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Multi-Tissue Transcriptomes Yield Information on High-Altitude Adaptation and Sex-Determination in Scutiger cf. sikimmensis

Department of Conservation Biology, UFZ-Helmholtz-Centre for Environmental Research, Permoserstrasse 15, 04318 Leipzig, Germany
Leibniz-Institute of Freshwater Ecology and Inland Fisheries, Müggelseedamm 301, D-12587 Berlin, Germany
Central Department of Botany, Tribhuvan University, Kirtipur 44618, Kathmandu, Nepal
Author to whom correspondence should be addressed.
Genes 2019, 10(11), 873;
Received: 30 September 2019 / Revised: 28 October 2019 / Accepted: 29 October 2019 / Published: 31 October 2019
(This article belongs to the Special Issue Evolutionary Genetics of Reptiles and Amphibians)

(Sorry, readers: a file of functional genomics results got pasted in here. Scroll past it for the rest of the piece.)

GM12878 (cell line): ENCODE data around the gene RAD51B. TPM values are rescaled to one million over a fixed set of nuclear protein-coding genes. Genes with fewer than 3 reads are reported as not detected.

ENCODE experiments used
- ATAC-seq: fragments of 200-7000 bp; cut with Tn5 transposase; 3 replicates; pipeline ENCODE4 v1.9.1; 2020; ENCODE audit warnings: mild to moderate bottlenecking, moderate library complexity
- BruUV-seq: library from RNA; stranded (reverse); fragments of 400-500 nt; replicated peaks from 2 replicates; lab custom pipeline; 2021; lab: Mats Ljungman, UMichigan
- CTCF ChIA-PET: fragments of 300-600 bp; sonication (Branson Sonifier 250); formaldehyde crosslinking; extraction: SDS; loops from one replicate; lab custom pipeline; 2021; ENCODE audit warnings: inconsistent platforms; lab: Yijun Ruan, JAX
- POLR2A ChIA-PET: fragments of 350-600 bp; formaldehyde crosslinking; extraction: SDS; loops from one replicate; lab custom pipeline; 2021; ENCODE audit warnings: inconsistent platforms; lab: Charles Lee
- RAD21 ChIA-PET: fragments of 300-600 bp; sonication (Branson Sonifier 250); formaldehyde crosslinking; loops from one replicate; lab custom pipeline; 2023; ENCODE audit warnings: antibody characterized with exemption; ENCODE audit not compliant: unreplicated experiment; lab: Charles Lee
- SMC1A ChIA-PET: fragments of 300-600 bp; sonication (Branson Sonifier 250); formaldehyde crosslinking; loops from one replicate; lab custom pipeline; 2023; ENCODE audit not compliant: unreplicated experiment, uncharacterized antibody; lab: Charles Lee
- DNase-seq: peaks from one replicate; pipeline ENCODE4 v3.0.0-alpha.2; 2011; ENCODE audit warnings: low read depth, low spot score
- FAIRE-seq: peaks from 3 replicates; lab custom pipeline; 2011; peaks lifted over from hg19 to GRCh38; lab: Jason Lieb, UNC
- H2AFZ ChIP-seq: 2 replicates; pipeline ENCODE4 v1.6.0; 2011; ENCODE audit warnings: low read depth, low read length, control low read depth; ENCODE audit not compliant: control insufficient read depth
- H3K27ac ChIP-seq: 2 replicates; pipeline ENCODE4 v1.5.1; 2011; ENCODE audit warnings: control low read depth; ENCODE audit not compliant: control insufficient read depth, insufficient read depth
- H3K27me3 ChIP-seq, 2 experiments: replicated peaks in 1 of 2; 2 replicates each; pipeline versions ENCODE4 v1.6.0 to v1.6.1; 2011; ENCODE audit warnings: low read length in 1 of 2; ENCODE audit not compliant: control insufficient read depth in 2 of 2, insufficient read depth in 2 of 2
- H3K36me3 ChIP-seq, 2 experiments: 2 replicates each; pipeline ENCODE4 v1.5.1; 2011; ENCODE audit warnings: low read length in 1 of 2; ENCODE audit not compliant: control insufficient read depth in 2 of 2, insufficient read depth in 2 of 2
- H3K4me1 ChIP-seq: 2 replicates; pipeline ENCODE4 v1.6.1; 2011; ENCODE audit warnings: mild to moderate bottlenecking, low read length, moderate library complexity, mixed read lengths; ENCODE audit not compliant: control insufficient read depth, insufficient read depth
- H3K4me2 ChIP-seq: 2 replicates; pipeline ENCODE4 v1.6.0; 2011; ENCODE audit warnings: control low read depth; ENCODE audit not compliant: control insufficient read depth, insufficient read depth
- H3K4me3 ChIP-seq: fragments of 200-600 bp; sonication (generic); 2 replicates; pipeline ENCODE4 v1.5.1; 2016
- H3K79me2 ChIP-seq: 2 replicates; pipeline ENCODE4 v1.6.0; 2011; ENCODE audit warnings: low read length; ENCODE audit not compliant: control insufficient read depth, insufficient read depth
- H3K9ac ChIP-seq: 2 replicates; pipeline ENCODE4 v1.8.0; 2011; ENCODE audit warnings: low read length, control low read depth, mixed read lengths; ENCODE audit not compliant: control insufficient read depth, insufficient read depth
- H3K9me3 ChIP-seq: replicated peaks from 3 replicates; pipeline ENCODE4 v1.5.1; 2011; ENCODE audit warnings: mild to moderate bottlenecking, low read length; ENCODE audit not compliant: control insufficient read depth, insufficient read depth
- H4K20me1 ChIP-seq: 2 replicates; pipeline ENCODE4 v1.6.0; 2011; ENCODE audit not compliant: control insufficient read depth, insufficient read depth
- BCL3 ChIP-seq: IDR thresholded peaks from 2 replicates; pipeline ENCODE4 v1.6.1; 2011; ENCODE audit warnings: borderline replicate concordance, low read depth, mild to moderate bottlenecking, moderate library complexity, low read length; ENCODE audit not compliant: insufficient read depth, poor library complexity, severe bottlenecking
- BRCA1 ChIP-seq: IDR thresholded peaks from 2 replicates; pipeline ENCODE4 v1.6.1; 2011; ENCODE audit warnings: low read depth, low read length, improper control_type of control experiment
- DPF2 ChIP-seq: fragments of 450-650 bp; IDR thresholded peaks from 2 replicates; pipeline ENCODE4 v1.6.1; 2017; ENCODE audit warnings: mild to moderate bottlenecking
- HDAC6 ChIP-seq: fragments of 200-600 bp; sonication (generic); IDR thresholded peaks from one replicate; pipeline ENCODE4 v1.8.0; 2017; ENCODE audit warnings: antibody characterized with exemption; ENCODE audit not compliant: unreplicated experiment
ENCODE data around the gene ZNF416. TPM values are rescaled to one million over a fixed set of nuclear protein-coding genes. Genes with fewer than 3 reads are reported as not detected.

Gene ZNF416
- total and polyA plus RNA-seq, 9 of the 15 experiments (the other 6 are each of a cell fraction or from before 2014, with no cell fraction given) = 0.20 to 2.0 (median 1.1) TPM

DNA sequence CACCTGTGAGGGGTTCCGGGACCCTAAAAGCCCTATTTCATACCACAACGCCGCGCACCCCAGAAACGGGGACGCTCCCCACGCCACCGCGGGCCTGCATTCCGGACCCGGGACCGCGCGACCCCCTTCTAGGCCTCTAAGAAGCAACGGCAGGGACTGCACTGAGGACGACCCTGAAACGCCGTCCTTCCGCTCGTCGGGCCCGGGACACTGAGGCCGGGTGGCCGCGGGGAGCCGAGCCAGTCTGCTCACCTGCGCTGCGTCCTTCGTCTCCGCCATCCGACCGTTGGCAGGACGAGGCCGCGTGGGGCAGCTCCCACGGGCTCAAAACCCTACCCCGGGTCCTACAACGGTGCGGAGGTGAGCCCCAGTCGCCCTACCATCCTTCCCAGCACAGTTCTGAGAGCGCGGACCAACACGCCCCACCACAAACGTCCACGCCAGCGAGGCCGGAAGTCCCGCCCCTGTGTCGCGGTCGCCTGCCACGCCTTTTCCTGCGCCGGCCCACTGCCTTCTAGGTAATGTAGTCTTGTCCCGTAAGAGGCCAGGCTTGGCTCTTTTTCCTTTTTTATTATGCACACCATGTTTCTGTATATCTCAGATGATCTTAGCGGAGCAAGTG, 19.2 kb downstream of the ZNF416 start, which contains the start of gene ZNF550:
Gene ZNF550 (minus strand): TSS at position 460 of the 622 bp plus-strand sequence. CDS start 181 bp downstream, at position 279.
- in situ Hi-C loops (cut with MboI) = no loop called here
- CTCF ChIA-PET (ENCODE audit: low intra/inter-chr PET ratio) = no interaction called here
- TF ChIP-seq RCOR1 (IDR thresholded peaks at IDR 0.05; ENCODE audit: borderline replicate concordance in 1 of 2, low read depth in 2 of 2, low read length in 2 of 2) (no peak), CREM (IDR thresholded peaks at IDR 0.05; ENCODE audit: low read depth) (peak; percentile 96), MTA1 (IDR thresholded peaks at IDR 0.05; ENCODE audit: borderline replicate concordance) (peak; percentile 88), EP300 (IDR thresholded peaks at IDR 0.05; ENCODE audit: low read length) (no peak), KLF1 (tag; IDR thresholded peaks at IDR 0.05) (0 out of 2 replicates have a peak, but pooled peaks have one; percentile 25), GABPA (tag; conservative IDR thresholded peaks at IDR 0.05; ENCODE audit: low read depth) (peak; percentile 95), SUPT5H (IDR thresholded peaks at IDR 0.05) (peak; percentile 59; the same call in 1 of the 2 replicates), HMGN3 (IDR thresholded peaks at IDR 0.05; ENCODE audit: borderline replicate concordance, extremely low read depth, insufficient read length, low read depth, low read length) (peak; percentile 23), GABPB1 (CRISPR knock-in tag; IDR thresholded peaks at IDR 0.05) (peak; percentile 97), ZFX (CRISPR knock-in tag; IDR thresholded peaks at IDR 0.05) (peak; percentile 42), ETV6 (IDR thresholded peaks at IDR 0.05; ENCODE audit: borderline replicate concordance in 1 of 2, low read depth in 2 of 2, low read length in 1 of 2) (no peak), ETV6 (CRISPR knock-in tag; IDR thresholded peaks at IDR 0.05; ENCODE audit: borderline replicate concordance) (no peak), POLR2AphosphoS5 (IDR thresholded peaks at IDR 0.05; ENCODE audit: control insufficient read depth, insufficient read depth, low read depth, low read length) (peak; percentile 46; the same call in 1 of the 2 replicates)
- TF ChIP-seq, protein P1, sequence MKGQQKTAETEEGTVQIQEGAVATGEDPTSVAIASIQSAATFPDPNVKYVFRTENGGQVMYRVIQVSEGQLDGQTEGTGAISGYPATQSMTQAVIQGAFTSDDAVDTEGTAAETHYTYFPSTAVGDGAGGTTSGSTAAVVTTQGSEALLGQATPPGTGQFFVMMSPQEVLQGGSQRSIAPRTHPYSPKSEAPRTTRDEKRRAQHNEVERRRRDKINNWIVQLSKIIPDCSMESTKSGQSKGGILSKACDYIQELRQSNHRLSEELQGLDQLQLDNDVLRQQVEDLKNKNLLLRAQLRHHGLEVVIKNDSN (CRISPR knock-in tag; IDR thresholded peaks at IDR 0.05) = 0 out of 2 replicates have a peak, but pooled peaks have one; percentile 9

The Himalayas are one of earth’s hotspots of biodiversity. Among its many cryptic and undiscovered organisms, including vertebrates, this complex high-mountain ecosystem is expected to harbour many species with adaptations to life in high altitudes. However, modern evolutionary genomic studies in Himalayan vertebrates are still at the beginning. Moreover, in organisms, like most amphibians with relatively high DNA content, whole genome sequencing remains bioinformatically challenging and no complete nuclear genomes are available for Himalayan amphibians. Here, we present the first well-annotated multi-tissue transcriptome of a Greater Himalayan species, the lazy toad Scutiger cf. sikimmensis (Anura: Megophryidae). Applying Illumina NextSeq 500 RNAseq to six tissues, we obtained 41.32 Gb of sequences, assembled to ~111,000 unigenes, translating into 54362 known genes as annotated in seven functional databases. We tested 19 genes, known to play roles in anuran and reptile adaptation to high elevations, and potentially detected diversifying selection for two (TGS1, SENP5) in Scutiger. Of a list of 37 genes, we also identify 27 candidate genes for sex determination or sexual development, all of which providing the first such data for this non-model megophryid species. These transcriptomes will serve as a valuable resource for further studies on amphibian evolution in the Greater Himalaya as a biodiversity hotspot.